The Japanese-European ASACUSA team at CERN has measured the antiproton-to-electron-mass ratio to record-breaking accuracy. The answer is 1836.153674, with an error margin of 5 in the last decimal place, which is equivalent to measuring the distance between Paris and London to within 1 mm. The corresponding ratio for the proton is 1836.15367261, so the new result shows that the mass of the antiproton is the same as that of the proton to nine significant figures (Hori 2006). This precision has been achieved using the "frequency comb" technique, development of which earned John Hall and Theodor Hänsch the Nobel prize in 2005 (see CERN Courier June 2006 p30).,

In the ASACUSA experiment, samples of antiprotonic helium - an atom with an antiproton and an electron orbiting a normal helium nucleus - were produced using CERN's Antiproton Decelerator facility, and irradiated with a tunable laser beam, the frequency of which could be measured very precisely with the Hall-Hänsch frequency-comb technique. The laser beam could be tuned to one of several characteristic frequencies of the antiprotonic atoms, each frequency corresponding to an atomic transition of the antiproton. Since these frequencies were determined by the properties of the antiproton, the ratio of the antiproton mass to the electron mass could then be calculated from the measured values.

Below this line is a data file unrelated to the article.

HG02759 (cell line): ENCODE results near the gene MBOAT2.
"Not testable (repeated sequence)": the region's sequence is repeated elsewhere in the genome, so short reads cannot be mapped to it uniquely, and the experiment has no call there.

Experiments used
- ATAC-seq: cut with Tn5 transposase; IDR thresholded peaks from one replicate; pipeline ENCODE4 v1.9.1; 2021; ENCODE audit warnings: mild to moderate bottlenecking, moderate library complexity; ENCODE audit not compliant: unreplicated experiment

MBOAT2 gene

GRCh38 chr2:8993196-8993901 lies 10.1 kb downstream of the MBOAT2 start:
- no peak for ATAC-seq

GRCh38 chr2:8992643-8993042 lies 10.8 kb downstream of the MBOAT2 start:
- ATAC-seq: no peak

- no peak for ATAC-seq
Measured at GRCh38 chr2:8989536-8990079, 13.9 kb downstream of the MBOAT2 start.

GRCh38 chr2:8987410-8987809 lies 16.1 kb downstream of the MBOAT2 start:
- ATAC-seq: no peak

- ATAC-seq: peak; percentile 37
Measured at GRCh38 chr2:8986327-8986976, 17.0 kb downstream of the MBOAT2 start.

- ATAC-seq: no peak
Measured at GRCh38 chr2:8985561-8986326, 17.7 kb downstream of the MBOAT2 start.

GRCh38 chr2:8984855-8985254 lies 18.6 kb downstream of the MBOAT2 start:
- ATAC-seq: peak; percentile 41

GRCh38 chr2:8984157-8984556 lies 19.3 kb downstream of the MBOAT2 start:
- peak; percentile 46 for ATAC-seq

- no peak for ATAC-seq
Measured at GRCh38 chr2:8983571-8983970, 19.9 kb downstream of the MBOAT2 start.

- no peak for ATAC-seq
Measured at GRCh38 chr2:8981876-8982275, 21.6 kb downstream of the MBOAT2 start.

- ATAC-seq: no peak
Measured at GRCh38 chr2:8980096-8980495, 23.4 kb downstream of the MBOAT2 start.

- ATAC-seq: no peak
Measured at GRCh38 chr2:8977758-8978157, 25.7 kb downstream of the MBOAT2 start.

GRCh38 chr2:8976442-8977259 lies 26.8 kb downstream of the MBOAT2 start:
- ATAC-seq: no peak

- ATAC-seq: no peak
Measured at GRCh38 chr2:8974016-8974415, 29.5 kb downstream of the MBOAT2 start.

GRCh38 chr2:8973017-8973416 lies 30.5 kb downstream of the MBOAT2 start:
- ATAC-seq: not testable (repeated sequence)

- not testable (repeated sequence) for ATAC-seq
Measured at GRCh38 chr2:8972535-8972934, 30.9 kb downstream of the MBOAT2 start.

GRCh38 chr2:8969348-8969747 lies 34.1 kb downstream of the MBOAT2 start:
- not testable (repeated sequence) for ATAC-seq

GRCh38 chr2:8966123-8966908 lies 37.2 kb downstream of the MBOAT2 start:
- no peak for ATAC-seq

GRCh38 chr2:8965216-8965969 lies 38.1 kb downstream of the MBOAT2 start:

The results can also be combined with an earlier high-precision measurement of the antiproton's cyclotron frequency (which determines the curvature of its path in a magnetic field). This shows that there is no difference in the proton and antiproton charges either, apart from the sign. Still more precise experiments are planned with the optical comb, and may soon give an even smaller margin of error for the antiproton than the best one obtained for the proton itself (currently about five times smaller). Surprisingly, the antiproton may soon be known better than the proton.

Further reading

M Hori et al. 2006. Phys. Rev. Lett. 96 243401.